Awards and recognition

  • 1985 Rosenthal Award of American Academy and Institute of Arts and Letters
  • 1985 PEN/Hemingway Special Citation
  • 1989 MacArthur Fellowship
  • 1991 Time Magazine Book of the Year
  • 1993 Finalist, National Book Award
  • 1996 Swanlund Professorship, University of Illinois
  • 1998 Business Week Best Business Books of 1998
  • 1998 Elected Fellow, American Academy of Arts and Sciences
  • 1999 James Fenimore Cooper Prize, American Society of Historians
  • 1999 Lannan Literary Award
  • 2000 Vursell Award, American Academy and Institute of Arts and Letters
  • 2000 Elected Fellow, Center for Advanced Study, University of Illinois
  • 2001 Corrington Award for Literary Excellence, Centenary College
  • 2001 Author of the Year, Illinois Association of Teachers of English
  • 2003 Pushcart Prize
  • 2003 Dos Passos Prize For Literature, Longwood University
  • 2003 W. H. Smith Literary Award (Great Britain)
  • 2004 Ambassador Book Award
  • 2006 National Book Award for Fiction
  • New York Times Notable Book, 2003, 2000, 1998, 1995, 1991
  • Best Books of 2003: Chicago Tribune, Christian Science Monitor, St. Louis Post-Dispatch, Newsday, London Evening Standard, Time Out ( London), San Jose Mercury News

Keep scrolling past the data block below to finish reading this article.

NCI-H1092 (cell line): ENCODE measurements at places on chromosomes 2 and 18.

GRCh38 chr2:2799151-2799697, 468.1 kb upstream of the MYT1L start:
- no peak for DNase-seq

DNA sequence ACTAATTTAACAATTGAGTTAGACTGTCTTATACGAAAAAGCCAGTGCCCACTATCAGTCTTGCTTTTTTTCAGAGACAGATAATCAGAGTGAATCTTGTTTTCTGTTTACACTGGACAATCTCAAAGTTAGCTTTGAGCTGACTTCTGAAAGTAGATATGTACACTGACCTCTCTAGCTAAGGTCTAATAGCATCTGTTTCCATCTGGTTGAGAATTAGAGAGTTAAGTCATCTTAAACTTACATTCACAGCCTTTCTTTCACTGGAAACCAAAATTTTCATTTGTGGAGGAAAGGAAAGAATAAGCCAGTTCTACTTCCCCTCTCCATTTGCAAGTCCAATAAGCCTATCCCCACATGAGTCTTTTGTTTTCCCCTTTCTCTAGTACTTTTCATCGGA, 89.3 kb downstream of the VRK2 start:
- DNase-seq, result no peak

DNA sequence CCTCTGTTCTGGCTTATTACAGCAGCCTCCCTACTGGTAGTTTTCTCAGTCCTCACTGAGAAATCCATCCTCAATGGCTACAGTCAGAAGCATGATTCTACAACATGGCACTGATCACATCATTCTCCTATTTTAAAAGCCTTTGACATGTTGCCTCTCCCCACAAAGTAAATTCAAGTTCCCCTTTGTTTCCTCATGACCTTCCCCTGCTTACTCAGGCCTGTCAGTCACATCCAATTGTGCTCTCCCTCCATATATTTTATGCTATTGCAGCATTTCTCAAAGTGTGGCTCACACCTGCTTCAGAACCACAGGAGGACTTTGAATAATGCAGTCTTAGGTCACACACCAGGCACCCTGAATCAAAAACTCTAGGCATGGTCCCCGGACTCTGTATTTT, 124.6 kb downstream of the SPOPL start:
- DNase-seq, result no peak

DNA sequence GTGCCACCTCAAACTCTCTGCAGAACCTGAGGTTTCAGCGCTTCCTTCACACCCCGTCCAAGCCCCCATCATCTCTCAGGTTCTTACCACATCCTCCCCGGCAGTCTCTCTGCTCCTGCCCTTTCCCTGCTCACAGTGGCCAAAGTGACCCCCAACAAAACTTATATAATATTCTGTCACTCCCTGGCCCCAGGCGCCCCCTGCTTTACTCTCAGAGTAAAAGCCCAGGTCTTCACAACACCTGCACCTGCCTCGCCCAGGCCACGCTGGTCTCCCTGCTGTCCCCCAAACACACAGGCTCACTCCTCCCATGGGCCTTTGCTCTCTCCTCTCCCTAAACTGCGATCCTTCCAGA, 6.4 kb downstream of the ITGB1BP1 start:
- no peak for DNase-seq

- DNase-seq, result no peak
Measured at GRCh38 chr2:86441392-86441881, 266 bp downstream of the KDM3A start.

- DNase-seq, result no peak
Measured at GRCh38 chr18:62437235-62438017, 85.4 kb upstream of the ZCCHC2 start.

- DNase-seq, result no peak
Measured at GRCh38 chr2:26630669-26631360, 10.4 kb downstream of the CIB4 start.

• Finalist, National Book Critics Circle Award, 2003, 1995, 1991, 1985
  • Finalist, Pulitzer Prize for Fiction, 2006


  1. ^ a b Andrea Lynn (November 2006). "A Powers-ful Presence". LASNews Magazine (University of Illinois). Retrieved 2006-11-29.  
  2. ^ ""The Pulitzer Prizes: Nominated Finalists 2007"". The Pulitzer Prizes at April 16, 2007. Retrieved 2007-04-16.  
  3. ^ ""Science Fiction" by William Deresiewicz". The Nation. September 20, 2006 online, October 9, 2006 in print. Retrieved 2007-07-18.  

External links



Up to date as of January 14, 2010

From Wikiquote

Richard Powers (born June 18, 1957) is a novelist whose works explore the effects of modern science and technology on human lives, but without "gee-whiz" or Luddite overtones.


  • All we can ever do is lay a word in the hands of those who have put one in ours.
    • Galatea 2.2